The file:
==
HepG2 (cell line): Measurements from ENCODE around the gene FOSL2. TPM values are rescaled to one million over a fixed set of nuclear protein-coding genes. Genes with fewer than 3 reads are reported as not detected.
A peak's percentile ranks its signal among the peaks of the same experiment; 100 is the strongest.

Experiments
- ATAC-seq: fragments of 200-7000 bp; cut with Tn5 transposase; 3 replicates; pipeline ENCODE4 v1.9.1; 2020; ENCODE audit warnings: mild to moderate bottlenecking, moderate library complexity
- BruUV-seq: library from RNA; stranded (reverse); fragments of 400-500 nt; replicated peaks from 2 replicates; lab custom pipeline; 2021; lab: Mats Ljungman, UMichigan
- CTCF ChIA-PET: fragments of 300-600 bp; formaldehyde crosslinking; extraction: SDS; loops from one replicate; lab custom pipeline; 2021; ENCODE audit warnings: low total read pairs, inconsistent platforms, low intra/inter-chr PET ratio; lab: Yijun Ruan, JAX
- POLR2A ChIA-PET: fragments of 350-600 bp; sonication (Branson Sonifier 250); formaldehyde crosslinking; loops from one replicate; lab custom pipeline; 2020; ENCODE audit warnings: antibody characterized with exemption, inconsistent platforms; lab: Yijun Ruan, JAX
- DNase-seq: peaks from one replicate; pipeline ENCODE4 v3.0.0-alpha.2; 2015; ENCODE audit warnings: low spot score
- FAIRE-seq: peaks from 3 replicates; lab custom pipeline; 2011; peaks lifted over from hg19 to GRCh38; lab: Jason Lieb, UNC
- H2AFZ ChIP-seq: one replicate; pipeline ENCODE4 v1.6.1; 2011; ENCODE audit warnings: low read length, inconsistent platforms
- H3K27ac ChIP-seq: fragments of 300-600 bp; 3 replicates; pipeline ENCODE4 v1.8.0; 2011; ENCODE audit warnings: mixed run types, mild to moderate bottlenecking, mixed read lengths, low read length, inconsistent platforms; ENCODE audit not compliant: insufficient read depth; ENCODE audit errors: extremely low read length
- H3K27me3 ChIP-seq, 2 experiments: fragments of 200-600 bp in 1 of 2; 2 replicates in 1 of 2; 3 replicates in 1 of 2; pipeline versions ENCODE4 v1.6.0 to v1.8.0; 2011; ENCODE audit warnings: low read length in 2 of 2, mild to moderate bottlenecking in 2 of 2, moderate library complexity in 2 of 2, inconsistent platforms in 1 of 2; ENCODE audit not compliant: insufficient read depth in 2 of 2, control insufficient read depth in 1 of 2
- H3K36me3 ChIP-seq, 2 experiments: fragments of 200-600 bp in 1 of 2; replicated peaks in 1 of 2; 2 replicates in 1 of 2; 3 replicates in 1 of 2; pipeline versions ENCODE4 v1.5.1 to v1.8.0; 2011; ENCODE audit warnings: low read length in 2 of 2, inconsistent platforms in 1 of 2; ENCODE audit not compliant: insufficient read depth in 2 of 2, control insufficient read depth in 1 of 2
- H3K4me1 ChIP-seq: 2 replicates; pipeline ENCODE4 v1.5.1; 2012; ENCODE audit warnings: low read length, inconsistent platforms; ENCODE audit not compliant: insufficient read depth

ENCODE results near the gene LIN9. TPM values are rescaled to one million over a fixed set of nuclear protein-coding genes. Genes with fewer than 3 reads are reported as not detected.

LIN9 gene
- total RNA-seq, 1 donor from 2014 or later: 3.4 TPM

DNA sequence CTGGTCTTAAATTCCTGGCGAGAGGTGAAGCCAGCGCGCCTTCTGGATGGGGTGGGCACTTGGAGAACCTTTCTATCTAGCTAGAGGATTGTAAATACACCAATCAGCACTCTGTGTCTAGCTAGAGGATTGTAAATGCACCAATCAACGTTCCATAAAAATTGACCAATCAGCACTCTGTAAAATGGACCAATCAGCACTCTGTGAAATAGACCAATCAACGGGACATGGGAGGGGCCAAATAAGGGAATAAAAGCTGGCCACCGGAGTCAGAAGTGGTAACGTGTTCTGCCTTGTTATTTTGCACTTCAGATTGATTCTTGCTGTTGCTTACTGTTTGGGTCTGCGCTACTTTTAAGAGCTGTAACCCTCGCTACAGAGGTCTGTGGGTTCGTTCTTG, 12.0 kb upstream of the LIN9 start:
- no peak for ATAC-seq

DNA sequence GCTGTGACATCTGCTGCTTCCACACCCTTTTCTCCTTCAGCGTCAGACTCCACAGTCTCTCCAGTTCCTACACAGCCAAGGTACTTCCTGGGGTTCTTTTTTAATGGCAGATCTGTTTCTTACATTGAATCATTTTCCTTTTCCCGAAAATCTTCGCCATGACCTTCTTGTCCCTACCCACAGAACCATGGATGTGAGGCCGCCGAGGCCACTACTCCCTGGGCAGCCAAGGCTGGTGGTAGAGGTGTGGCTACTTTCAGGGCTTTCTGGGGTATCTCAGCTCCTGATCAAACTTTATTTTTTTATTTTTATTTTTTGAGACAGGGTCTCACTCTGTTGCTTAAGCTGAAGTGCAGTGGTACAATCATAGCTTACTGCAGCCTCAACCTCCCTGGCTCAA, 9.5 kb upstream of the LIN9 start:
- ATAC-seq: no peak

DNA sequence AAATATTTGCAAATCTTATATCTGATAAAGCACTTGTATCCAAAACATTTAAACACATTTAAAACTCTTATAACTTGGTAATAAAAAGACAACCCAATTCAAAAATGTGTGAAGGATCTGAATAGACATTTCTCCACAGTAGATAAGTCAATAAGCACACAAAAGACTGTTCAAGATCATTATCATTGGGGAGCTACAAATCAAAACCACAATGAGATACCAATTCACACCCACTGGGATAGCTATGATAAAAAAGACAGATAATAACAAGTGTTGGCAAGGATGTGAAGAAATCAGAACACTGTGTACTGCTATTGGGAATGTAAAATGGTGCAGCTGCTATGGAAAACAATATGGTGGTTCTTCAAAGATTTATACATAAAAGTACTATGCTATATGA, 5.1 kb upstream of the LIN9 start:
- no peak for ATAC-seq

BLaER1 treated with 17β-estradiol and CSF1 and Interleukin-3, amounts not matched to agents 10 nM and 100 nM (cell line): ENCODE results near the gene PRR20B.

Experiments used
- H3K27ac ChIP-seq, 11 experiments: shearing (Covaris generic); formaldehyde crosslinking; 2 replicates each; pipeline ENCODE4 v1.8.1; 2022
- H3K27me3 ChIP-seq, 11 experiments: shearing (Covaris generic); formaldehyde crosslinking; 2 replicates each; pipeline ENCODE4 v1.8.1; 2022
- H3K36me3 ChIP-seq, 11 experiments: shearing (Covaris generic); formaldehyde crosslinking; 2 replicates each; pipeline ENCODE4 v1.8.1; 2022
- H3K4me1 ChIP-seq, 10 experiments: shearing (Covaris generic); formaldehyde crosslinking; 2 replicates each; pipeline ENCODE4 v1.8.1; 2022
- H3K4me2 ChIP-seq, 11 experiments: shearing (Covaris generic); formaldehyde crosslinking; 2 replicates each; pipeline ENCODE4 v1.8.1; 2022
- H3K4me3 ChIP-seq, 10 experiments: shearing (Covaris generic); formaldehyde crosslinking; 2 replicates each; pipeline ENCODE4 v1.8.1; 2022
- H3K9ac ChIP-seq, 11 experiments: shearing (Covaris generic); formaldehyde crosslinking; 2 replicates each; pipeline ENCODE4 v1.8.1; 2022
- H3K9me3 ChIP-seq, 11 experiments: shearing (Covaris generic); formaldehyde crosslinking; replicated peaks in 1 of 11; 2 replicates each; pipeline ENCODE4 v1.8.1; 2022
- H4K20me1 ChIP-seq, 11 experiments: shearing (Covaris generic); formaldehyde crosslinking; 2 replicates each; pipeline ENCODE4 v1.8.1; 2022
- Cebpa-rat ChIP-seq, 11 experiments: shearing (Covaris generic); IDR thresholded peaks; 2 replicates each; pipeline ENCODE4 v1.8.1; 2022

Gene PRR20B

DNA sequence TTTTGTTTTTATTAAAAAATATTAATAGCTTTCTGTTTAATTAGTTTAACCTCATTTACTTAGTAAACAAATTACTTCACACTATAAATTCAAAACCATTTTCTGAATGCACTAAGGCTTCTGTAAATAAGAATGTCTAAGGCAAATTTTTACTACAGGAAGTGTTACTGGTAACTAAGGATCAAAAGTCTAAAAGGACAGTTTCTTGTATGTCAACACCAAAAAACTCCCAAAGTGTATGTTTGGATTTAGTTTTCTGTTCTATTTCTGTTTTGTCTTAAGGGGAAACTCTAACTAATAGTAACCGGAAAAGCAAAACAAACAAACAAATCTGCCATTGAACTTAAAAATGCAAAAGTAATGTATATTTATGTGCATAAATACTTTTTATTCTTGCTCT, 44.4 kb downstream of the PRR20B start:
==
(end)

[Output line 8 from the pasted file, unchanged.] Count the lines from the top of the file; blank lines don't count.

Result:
- DNase-seq: peaks from one replicate; pipeline ENCODE4 v3.0.0-alpha.2; 2015; ENCODE audit warnings: low spot score